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Why both pieces of code are not printing the same thing. I was intending the first piece to produce the output of the second

for i in (0...a[0].length)
p a

# this prints [[2, 2, 2], [2, 2, 2], [2, 2, 2], [2, 2, 2], [2, 2, 2]]*

for i in (0...a[0].length)
p a

# this prints [[2, 2, 2], [nil, nil, nil], [nil, nil, nil], [nil, nil, nil], [nil, nil, nil]]

share|improve this question
There is no need to assign to d in your block. It should read ...map{|d| Array.new(3)}. – meagar Aug 10 '12 at 2:44
@meagar: No need for |d| at all... – Marc-André Lafortune Aug 10 '12 at 4:32
up vote 3 down vote accepted

This one


Creates an array that contains the same array object within it five times. It's kinda like doing this:

a = []
b = a
a[0] = 123
puts b[0] #=> 123

Where this one:

a=Array.new(5).map{ Array.new(3) }

Creates a new 3 item array for each item in the parent array. So when you alter the first item it doesn't touch the others.

This is also why you shouldn't really use the Array and Hash constructor default arguments, as they don't always work they way you might expect.

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Thanks. Why the default new operator acts so weird... kinda perplexing :( – lkahtz Aug 10 '12 at 2:55
Would be a good idea to mention that Array.new(5){Array.new(3)} is what the OP probably wanted to do. – Marc-André Lafortune Aug 10 '12 at 4:31
@Marc-André Lafortune, can you elaborate a bit on why it is that? – lkahtz Aug 10 '12 at 5:48
[[nil]*3]*5 is doing the same thing as a=Array.new(5,Array.new(3))~~~ This is really annoying. How come? Any explanations? – lkahtz Aug 10 '12 at 6:24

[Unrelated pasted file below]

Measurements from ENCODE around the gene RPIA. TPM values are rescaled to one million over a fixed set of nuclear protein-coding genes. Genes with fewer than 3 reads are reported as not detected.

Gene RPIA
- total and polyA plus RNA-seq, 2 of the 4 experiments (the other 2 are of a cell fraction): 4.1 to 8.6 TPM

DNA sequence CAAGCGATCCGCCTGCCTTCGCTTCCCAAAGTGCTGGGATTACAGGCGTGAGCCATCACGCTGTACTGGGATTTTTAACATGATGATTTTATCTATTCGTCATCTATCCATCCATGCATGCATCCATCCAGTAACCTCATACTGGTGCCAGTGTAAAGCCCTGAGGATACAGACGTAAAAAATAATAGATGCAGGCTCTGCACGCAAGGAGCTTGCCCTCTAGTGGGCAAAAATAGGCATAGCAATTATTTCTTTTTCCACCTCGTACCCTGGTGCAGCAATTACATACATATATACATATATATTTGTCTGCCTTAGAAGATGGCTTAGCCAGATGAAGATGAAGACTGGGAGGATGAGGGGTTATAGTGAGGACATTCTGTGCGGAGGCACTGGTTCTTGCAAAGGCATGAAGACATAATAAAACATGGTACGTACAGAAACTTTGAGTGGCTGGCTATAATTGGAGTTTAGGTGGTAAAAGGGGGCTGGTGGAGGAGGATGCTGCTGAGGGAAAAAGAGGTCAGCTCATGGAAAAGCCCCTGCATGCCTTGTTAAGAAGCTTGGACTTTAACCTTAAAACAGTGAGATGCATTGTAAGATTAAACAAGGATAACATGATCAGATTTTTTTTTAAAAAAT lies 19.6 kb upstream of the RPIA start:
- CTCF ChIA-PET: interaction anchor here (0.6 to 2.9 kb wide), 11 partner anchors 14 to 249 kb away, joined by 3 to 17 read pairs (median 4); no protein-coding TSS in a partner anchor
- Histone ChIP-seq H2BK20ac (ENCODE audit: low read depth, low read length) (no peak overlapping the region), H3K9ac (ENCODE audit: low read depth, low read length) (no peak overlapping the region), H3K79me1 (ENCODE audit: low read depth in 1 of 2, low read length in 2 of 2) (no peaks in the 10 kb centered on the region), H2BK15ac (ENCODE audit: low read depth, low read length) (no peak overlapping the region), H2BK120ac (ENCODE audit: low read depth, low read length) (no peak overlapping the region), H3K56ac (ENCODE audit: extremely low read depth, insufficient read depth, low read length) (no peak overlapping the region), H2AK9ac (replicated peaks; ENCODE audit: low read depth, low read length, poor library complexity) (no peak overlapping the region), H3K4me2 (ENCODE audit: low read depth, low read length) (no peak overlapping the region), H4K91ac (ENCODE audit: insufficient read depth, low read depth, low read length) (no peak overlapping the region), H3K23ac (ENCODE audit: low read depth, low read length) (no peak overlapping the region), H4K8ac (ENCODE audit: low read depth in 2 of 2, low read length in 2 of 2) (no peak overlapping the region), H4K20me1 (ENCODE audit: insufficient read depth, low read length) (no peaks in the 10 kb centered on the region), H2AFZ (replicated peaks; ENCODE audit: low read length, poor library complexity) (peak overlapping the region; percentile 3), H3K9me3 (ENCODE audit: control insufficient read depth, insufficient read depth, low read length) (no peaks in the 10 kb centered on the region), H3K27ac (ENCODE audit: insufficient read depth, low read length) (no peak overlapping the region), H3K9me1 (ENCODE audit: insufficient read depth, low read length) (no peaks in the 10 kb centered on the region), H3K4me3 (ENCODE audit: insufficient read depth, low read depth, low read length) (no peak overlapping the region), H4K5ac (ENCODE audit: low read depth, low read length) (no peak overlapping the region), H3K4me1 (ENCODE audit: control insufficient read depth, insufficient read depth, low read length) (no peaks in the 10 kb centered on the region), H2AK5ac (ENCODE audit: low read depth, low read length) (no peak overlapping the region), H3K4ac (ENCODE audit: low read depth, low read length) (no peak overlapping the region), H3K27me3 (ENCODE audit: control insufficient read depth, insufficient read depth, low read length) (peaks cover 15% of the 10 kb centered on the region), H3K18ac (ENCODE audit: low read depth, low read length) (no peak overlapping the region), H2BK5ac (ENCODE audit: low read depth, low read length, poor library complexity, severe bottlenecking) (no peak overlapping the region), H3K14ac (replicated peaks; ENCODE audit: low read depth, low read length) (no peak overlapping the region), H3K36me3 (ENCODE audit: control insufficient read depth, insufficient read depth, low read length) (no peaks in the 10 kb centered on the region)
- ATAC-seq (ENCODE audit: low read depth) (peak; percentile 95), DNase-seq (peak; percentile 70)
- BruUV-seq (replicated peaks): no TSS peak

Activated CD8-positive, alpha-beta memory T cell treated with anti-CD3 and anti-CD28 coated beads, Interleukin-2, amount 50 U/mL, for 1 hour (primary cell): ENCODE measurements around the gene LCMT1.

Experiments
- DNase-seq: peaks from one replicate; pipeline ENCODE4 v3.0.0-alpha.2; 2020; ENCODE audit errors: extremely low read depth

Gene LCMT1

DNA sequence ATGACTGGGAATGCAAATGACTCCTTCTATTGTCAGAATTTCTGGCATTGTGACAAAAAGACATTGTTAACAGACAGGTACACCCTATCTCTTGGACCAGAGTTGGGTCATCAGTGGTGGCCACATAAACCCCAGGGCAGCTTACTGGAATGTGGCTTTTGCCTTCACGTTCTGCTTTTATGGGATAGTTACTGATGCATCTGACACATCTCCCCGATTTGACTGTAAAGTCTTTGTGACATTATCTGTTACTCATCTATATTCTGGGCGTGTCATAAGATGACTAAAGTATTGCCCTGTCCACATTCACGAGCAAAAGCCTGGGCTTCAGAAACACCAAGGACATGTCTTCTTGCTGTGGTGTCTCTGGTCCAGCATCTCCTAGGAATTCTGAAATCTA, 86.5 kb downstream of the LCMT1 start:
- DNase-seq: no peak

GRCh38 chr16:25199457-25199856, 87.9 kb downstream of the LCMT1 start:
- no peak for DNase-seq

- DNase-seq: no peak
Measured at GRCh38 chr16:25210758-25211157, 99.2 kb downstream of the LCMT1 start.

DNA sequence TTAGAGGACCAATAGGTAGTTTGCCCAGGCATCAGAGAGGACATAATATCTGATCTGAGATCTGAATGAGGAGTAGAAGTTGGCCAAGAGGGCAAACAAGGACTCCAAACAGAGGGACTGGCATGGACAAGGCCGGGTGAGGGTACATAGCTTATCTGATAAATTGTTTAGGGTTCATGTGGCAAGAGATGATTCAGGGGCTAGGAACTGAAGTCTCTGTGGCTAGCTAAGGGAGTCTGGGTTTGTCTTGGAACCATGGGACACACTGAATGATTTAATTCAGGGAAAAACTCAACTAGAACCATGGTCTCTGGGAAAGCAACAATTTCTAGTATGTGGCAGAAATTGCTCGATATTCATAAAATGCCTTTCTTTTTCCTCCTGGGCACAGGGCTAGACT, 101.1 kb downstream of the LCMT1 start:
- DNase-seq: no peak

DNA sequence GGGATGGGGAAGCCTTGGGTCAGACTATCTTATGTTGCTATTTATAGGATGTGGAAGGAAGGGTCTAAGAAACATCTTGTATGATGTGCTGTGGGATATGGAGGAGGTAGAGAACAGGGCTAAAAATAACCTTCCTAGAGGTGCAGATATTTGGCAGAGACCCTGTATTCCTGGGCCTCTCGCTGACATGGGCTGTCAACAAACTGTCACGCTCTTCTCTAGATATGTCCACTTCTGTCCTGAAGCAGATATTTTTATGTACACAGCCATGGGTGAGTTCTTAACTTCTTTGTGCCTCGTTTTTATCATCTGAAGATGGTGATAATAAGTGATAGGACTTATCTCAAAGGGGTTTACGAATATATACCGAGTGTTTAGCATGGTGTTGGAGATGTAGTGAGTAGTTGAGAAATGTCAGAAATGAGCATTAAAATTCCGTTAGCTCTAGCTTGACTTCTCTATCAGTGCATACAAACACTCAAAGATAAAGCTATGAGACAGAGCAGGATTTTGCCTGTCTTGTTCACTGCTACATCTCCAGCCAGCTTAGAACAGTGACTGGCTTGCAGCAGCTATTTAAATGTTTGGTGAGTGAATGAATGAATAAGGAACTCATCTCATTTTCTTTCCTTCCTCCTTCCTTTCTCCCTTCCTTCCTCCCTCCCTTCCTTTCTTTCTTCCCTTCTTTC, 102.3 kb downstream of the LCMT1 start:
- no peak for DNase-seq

Because that's how Ruby works. The array class defines a * operator. The * operator, when passed an integer N, produces N copies of the array, in an array. [3] * 3 gives you [3,3,3]. You've wrapped that in [], so you have [[3,3,3]]. Now you're multiplying the outer array by 5, so you get 5 copies of its first element, [3,3,3], so you wind up with [[3, 3, 3], [3, 3, 3], [3, 3, 3], [3, 3, 3], [3, 3, 3]]. – meagar Aug 10 '12 at 12:43

In the first example, your array contains 5 references to the same array. You create a single instance of an array with Array.new(3), a reference to which is used for each of the 5 arrays you initialize. When you modify a[0][0], you're also modifying a[1][0], a[2][0], etc. They are all references to the same array.

Array.new(5).map{ |d| Array.new(3) }

In the second example, your array contains 5 different arrays. Your block is invoked 5 times, Array.new(3) is invoked 5 times, and 5 different arrays are created. a[0] is a different array than a[1], etc.

share|improve this answer
The .map is unnecessary – Marc-André Lafortune Aug 10 '12 at 3:52
Unnecessary for what? This is a question about the behaviour of that specific line of code. Necessary or not is irrelevant. – meagar Aug 10 '12 at 3:54
Oh, you're right, sorry. So let me suggest an improvement: Array.new(5){Array.new(3)} is what the OP probably wanted. – Marc-André Lafortune Aug 10 '12 at 4:28
It doesn't matter what the OP wanted, I wasn't trying to correct their code, I was trying explain it like he asked me to. – meagar Aug 10 '12 at 12:48

The following are equivalent:


[Array.new(3)] * 5

inside = Array.new(3); [inside, inside, inside, inside, inside]

They will all produce an array containing the same array. I mean the exact same object. That's why if you modify its contents, you will see that new value 5 times.

As you want independent arrays, you want to make sure that the "inside" arrays are not the same object. This can be achieved in different ways, for example:

Array.new(5){ Array.new(3) }

5.times.map { Array.new(3) }

Array.new(5).map { Array.new(3) }

# or dup your array manually:
inside = Array.new(3); [inside.dup, inside.dup, inside.dup, inside.dup, inside]

Note that the Array.new(5, []) form you used first doesn't copy the obj for you, it will reuse it. As that's not what you want, you should use the block form Array.new(5){ [] } which will call the block 5 times, and each time a new array is created.

The Hash class also has two constructors and is even more tricky.

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